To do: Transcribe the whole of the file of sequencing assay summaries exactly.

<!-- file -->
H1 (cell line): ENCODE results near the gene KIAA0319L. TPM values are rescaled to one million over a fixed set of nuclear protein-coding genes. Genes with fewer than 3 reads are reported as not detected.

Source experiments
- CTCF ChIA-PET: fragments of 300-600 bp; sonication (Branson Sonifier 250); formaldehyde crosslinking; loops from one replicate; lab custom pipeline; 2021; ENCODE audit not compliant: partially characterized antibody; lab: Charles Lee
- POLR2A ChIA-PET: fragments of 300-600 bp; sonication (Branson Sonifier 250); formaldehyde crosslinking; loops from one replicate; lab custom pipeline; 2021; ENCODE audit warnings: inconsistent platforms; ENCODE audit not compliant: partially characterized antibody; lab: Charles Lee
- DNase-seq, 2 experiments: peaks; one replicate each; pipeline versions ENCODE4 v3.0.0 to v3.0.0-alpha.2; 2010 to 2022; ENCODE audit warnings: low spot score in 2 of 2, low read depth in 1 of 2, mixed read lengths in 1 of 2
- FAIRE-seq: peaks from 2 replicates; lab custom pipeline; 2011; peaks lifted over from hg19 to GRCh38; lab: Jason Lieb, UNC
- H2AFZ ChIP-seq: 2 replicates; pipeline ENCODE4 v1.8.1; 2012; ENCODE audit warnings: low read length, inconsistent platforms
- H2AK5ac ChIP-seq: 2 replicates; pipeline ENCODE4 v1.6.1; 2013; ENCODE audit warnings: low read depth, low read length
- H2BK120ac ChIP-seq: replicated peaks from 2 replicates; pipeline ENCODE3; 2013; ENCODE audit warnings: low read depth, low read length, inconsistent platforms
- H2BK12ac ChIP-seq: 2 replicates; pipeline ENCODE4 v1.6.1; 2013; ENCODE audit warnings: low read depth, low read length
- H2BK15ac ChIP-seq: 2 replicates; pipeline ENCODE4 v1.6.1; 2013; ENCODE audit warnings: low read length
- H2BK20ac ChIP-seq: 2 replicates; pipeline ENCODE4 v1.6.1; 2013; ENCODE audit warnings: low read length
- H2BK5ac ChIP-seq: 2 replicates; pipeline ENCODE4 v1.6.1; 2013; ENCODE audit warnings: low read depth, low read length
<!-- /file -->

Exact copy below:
H1 (cell line): ENCODE results near the gene KIAA0319L. TPM values are rescaled to one million over a fixed set of nuclear protein-coding genes. Genes with fewer than 3 reads are reported as not detected.

Source experiments
- CTCF ChIA-PET: fragments of 300-600 bp; sonication (Branson Sonifier 250); formaldehyde crosslinking; loops from one replicate; lab custom pipeline; 2021; ENCODE audit not compliant: partially characterized antibody; lab: Charles Lee
- POLR2A ChIA-PET: fragments of 300-600 bp; sonication (Branson Sonifier 250); formaldehyde crosslinking; loops from one replicate; lab custom pipeline; 2021; ENCODE audit warnings: inconsistent platforms; ENCODE audit not compliant: partially characterized antibody; lab: Charles Lee
- DNase-seq, 2 experiments: peaks; one replicate each; pipeline versions ENCODE4 v3.0.0 to v3.0.0-alpha.2; 2010 to 2022; ENCODE audit warnings: low spot score in 2 of 2, low read depth in 1 of 2, mixed read lengths in 1 of 2
- FAIRE-seq: peaks from 2 replicates; lab custom pipeline; 2011; peaks lifted over from hg19 to GRCh38; lab: Jason Lieb, UNC
- H2AFZ ChIP-seq: 2 replicates; pipeline ENCODE4 v1.8.1; 2012; ENCODE audit warnings: low read length, inconsistent platforms
- H2AK5ac ChIP-seq: 2 replicates; pipeline ENCODE4 v1.6.1; 2013; ENCODE audit warnings: low read depth, low read length
- H2BK120ac ChIP-seq: replicated peaks from 2 replicates; pipeline ENCODE3; 2013; ENCODE audit warnings: low read depth, low read length, inconsistent platforms
- H2BK12ac ChIP-seq: 2 replicates; pipeline ENCODE4 v1.6.1; 2013; ENCODE audit warnings: low read depth, low read length
- H2BK15ac ChIP-seq: 2 replicates; pipeline ENCODE4 v1.6.1; 2013; ENCODE audit warnings: low read length
- H2BK20ac ChIP-seq: 2 replicates; pipeline ENCODE4 v1.6.1; 2013; ENCODE audit warnings: low read length
- H2BK5ac ChIP-seq: 2 replicates; pipeline ENCODE4 v1.6.1; 2013; ENCODE audit warnings: low read depth, low read length